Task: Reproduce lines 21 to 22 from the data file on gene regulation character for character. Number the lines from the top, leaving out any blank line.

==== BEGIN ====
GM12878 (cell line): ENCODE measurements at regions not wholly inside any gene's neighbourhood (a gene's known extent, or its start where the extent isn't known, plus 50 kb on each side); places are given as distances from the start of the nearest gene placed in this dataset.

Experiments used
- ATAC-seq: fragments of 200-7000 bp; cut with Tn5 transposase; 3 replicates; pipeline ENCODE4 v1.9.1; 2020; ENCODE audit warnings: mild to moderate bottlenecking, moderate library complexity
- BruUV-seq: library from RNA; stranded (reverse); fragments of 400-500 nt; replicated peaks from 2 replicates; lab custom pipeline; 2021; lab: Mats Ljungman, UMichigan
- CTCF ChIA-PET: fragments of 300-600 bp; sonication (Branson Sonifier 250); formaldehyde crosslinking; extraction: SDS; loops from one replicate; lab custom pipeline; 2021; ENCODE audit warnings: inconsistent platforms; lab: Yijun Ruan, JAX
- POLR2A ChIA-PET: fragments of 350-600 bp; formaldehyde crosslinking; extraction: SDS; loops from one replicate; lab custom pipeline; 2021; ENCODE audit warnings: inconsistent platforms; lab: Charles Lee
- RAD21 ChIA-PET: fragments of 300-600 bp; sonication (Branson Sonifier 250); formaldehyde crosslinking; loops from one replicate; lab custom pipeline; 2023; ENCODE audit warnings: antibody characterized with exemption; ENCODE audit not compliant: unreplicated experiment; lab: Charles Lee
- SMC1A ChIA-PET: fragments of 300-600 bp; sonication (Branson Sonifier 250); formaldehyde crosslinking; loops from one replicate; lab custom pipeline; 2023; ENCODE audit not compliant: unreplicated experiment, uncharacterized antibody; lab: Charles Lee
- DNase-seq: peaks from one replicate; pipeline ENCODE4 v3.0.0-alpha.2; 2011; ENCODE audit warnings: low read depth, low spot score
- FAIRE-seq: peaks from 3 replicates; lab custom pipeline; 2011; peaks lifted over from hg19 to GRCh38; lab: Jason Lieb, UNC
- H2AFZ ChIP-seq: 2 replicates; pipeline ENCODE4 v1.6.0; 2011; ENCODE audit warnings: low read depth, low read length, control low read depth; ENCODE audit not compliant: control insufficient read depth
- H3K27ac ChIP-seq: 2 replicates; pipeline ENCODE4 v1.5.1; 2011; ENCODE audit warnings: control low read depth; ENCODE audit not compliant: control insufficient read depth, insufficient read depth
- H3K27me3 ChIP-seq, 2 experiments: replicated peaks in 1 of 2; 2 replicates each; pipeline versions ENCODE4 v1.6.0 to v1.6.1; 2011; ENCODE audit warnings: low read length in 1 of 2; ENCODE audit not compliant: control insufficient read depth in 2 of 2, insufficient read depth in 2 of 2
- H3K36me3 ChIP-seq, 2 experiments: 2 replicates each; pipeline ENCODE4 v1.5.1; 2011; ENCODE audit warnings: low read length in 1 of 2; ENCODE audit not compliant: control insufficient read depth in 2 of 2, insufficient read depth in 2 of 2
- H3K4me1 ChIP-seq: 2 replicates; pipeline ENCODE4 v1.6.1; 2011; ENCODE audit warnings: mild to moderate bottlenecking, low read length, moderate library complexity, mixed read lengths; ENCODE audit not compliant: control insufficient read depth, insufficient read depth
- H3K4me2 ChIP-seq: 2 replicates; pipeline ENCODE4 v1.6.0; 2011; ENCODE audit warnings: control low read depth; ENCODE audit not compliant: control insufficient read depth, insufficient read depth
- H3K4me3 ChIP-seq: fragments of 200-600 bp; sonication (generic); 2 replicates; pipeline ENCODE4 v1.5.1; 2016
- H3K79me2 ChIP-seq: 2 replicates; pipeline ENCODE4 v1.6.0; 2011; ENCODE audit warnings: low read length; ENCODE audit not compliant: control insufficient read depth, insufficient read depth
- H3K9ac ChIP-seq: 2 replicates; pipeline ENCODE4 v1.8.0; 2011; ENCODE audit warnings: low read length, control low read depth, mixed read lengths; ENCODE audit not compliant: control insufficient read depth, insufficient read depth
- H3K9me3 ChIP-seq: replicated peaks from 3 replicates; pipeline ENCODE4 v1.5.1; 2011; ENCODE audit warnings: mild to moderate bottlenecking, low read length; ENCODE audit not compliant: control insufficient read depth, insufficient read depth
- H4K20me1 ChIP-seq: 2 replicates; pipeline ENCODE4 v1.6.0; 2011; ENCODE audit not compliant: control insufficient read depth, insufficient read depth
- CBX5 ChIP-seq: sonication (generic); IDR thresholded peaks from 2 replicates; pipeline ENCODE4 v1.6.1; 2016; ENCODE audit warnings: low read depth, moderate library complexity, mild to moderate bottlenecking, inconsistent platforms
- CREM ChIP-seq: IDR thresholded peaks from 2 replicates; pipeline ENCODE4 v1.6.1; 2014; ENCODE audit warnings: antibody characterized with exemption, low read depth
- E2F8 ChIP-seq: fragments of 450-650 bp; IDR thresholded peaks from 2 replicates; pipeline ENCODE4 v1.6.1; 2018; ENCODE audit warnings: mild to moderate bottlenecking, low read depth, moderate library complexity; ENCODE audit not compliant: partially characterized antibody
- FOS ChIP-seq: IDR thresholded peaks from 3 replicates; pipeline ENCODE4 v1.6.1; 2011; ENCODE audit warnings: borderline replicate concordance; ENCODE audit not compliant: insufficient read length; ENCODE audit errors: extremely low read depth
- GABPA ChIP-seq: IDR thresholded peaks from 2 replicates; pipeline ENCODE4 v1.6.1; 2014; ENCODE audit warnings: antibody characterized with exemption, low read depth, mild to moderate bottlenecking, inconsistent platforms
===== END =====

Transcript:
- H4K20me1 ChIP-seq: 2 replicates; pipeline ENCODE4 v1.6.0; 2011; ENCODE audit not compliant: control insufficient read depth, insufficient read depth
- CBX5 ChIP-seq: sonication (generic); IDR thresholded peaks from 2 replicates; pipeline ENCODE4 v1.6.1; 2016; ENCODE audit warnings: low read depth, moderate library complexity, mild to moderate bottlenecking, inconsistent platforms